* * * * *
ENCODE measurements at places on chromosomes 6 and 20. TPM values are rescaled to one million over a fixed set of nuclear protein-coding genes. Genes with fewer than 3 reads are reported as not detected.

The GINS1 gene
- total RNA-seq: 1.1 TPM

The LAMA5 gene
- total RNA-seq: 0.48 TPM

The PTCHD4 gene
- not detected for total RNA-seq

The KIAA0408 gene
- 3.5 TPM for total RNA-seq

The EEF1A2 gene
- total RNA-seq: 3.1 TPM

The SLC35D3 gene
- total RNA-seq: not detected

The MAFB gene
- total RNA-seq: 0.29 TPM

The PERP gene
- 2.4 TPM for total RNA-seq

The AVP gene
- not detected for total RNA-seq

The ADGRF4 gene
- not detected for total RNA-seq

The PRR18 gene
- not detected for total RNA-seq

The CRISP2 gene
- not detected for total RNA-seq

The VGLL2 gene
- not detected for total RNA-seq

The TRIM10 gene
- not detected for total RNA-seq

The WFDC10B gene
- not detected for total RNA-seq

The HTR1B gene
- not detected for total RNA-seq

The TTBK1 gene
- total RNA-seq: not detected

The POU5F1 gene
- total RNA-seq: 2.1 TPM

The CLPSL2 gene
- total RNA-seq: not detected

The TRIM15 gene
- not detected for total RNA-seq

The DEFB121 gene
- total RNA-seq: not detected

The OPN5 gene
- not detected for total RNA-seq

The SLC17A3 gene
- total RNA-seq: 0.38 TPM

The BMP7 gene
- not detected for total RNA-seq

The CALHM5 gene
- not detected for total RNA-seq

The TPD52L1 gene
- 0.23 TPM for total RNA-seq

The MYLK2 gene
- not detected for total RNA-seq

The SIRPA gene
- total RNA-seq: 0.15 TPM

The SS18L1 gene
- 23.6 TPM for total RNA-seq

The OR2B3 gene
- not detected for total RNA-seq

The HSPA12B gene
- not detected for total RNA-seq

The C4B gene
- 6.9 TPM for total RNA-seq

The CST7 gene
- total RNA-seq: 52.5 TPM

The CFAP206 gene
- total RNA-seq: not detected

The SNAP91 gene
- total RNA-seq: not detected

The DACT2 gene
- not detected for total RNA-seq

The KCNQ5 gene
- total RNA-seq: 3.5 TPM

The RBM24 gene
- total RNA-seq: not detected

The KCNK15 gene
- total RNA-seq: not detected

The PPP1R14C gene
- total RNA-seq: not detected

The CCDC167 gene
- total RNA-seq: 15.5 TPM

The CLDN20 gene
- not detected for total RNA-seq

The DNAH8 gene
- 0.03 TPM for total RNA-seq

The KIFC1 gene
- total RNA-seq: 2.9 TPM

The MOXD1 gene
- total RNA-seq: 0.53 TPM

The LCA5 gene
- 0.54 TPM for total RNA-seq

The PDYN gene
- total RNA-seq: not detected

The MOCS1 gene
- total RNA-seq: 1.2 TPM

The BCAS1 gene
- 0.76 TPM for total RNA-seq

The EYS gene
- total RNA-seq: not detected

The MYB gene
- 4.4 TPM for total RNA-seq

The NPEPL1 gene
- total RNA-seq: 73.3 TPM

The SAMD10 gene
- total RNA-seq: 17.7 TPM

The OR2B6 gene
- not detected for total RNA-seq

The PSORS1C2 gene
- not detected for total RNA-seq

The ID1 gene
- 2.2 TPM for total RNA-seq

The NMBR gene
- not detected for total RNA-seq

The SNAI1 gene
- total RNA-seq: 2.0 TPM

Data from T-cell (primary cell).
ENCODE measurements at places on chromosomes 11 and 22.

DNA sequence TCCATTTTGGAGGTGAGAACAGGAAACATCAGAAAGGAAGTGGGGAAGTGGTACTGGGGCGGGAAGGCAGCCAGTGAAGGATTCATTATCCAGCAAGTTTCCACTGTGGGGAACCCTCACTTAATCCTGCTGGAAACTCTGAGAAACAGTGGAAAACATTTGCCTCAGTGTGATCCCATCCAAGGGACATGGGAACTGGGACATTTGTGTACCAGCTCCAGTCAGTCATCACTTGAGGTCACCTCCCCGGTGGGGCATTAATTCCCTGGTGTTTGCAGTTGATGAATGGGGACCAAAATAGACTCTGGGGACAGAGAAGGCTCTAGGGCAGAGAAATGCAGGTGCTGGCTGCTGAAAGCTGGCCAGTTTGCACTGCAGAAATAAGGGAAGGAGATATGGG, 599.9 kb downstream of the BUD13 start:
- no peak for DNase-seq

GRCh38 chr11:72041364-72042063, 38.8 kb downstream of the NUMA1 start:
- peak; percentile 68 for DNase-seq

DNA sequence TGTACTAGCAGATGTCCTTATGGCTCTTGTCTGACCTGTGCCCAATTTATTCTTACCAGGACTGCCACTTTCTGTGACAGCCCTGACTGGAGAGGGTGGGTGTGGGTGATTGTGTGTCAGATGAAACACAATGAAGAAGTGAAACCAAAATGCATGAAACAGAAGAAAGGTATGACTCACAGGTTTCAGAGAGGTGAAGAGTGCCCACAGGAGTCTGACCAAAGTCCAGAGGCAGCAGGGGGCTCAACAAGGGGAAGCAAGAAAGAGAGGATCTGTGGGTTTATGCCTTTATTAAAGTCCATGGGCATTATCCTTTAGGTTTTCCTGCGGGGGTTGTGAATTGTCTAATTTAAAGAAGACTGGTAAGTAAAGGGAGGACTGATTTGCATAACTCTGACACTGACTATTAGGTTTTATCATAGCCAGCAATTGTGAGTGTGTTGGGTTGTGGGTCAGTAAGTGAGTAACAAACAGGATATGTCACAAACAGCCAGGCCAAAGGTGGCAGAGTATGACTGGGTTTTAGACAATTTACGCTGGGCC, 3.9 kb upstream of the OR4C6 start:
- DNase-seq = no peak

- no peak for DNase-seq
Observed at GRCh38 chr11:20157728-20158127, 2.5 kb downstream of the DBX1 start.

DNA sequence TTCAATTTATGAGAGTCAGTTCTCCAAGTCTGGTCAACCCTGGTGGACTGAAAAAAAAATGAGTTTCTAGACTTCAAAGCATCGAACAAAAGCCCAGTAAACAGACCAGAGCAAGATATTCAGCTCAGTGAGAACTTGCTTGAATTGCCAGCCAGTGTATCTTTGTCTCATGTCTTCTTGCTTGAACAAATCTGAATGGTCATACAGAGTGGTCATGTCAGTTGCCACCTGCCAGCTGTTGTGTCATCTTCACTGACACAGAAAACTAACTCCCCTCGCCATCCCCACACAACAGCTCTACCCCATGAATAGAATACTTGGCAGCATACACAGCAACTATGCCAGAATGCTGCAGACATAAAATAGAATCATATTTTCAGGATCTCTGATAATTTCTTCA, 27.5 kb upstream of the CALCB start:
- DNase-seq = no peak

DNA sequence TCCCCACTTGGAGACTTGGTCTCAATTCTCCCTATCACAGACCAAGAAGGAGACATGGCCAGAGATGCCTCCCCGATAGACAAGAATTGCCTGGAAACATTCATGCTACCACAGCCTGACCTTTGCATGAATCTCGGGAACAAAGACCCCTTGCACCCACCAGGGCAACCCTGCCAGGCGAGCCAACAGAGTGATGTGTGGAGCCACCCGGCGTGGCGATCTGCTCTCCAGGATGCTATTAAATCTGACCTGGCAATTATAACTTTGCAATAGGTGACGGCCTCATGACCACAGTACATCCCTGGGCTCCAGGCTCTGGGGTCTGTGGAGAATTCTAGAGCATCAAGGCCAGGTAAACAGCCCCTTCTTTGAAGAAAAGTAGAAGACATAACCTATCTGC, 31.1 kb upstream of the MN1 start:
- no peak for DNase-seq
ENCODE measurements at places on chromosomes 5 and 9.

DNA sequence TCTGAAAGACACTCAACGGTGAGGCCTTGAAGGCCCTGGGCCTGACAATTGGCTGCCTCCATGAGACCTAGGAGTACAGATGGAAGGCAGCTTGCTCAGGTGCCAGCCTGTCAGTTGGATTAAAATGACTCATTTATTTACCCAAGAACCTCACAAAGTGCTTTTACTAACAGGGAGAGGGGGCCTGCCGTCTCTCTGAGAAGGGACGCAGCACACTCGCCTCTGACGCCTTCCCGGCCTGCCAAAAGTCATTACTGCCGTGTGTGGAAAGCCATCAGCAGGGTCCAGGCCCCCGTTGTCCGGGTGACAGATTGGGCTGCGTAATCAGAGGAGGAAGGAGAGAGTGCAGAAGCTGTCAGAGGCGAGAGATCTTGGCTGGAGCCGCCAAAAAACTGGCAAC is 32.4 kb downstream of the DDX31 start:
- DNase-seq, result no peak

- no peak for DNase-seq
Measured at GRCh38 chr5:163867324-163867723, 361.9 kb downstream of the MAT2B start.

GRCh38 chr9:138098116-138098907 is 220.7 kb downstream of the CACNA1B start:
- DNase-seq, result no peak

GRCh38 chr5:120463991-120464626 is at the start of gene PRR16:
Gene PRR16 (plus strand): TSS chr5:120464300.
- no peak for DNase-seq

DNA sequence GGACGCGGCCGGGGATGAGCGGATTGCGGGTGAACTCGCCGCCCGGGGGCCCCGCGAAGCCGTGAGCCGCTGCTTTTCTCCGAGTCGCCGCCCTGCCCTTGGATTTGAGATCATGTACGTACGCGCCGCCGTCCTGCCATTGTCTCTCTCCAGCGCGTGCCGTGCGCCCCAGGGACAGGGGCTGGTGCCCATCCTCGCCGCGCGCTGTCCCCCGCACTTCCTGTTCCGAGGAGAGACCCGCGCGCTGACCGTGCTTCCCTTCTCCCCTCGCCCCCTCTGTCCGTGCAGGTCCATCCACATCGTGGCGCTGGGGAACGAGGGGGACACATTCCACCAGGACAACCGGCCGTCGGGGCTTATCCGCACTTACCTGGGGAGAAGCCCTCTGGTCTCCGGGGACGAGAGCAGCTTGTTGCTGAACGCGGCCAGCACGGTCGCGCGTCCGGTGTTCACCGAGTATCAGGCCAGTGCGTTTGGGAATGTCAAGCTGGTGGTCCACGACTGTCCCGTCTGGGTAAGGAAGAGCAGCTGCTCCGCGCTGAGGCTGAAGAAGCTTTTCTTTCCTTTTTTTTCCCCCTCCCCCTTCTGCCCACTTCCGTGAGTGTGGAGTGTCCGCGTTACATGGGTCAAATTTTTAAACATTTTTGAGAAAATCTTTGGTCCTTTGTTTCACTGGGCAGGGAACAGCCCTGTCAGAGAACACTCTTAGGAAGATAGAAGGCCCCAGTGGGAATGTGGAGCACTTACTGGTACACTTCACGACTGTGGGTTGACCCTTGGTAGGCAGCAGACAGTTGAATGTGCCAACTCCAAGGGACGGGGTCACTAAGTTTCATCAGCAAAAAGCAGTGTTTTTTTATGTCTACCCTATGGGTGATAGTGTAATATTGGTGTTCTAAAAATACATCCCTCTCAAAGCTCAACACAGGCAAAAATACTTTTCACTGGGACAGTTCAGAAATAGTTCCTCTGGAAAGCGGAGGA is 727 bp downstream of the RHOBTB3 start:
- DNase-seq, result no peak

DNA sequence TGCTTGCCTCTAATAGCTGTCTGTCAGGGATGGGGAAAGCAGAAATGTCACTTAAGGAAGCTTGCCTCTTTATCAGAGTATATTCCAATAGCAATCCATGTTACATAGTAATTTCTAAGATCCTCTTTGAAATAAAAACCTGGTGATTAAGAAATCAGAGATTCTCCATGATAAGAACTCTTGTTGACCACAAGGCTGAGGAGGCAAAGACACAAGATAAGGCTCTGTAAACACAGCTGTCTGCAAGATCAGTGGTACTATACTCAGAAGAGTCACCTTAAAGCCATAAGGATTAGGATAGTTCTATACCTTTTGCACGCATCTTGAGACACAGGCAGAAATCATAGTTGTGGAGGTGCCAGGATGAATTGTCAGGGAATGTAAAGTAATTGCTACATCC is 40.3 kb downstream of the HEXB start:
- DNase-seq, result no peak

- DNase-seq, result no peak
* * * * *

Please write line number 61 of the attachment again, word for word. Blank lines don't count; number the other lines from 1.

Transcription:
- not detected for total RNA-seq